Jacob felt like he was on fire. The more he used his psychokinetic power, the stronger he felt. Yvonne’s cheeks flushed but she also seemed to only get more powerful. It was like being high. They fought with all of their skills and power.
One after the other, the blows of light hit the soul stealer. Of course, many of the light beams missed their mark. But more than enough hit the soul stealer right where he was vulnerable.
The soul stealer did everything in his power to protect himself. He turned away at the last minute. He raised a claw to the light. But with Gilfand not letting up, and Abi deftly catching Yvonne’s light through the stone, the soul steal was hit over and over again with the boron infused light.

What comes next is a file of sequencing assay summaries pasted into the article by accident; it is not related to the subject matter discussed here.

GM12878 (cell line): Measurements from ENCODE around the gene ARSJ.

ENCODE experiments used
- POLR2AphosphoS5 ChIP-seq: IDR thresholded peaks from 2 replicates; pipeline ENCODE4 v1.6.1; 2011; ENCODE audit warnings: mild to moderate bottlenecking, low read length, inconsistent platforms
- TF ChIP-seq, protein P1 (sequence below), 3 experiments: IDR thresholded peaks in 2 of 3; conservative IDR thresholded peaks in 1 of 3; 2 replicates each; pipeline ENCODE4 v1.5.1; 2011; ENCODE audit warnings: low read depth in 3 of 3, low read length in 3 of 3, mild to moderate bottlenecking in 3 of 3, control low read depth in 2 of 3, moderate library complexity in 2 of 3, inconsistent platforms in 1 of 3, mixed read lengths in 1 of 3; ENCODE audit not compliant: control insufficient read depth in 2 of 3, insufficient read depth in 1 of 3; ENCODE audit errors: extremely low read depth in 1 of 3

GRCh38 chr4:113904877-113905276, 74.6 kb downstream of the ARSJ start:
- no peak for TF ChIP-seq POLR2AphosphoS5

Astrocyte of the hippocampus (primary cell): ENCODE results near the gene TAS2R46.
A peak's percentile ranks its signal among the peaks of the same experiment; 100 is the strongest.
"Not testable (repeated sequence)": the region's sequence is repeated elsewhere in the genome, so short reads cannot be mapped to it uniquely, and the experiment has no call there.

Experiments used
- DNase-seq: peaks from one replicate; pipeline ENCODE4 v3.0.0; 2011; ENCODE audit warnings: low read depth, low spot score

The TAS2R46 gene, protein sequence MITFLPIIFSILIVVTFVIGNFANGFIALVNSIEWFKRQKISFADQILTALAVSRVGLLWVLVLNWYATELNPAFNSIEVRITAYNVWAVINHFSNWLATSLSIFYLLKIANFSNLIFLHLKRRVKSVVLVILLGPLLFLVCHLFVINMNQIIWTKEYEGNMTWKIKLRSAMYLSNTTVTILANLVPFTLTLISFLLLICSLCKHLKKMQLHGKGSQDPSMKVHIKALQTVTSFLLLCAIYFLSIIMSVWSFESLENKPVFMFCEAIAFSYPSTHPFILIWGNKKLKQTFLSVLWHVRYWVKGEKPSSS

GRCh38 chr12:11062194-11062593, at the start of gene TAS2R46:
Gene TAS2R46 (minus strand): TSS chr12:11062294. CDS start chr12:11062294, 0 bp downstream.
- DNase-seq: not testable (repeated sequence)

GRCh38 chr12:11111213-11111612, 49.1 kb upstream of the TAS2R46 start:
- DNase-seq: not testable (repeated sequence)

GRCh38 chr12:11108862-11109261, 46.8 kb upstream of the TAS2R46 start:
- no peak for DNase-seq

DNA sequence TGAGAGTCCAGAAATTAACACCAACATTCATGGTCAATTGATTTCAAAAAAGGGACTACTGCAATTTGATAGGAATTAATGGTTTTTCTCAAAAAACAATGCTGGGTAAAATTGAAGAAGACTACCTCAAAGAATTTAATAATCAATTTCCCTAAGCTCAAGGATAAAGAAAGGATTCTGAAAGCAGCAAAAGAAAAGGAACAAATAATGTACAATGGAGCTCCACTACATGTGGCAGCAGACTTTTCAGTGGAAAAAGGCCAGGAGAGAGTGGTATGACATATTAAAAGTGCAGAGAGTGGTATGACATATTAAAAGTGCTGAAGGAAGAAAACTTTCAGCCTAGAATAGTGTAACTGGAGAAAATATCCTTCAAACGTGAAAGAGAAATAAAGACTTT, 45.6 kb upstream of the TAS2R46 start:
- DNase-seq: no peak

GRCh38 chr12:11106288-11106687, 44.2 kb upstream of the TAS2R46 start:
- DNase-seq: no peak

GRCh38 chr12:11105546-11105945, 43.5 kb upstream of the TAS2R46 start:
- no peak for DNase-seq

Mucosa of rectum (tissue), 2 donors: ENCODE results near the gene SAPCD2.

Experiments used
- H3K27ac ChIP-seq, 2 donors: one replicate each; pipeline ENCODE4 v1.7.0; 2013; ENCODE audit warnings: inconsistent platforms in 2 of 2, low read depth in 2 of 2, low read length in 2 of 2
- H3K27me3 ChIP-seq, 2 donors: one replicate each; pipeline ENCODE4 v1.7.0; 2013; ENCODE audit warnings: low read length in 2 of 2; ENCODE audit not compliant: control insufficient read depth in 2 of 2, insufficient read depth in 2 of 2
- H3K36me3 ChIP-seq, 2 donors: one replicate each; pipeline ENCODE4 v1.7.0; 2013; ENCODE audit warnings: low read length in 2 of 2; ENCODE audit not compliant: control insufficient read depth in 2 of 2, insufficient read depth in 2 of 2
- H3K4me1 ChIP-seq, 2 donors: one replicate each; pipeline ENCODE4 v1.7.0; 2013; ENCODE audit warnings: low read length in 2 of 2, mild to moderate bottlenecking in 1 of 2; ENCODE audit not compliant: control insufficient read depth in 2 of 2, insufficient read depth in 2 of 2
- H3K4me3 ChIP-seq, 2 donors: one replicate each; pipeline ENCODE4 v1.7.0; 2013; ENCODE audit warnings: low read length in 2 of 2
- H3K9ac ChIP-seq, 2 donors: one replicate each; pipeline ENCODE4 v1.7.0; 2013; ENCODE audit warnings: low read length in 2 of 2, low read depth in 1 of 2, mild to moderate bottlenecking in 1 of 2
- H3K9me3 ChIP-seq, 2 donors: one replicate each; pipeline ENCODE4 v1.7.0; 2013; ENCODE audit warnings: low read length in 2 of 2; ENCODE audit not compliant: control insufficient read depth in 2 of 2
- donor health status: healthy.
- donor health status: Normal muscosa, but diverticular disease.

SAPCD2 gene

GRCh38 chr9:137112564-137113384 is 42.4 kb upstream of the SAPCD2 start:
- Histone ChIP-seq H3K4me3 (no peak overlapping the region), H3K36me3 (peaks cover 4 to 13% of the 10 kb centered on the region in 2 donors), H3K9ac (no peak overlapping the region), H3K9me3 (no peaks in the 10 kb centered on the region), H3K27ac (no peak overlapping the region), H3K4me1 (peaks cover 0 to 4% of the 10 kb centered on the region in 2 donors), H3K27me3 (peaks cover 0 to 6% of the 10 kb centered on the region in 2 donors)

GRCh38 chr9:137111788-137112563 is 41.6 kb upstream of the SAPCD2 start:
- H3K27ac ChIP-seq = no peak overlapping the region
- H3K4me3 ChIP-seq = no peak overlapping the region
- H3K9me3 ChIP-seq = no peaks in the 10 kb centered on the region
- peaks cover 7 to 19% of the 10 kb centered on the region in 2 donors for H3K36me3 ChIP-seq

The soul stealer was beginning to slow down.
“We have to get off his head!” Yvonne yelled.
Jacob grabbed a bigger stone and tossed it into the air. The stone transformed from grey rock to dazzling blue diamond as it moved through the air.
Yvonne pulled back, allowing her hand to cup her own light, before throwing it through the stone.
Abi perfectly caught the light with the reflective shield.
The blast of light hit the soul stealer with an insignificant “Pop.”
The creature’s head blew off his body.
“Duck!” Abi yelled.
Moving by instinct, they rotated away from the creature. Jacob threw himself over Yvonne. The soul stealer’s flesh pounded his back. Jacob pulled back from Yvonne and noticed that the soul stealer’s flesh was quivering. Quickly the pieces began to rejoin together.
“The pieces!” Jacob screamed. “They are joining back together.”
“He’s reforming!” Gilfand yelled.
“Use the water!” Yvonne said.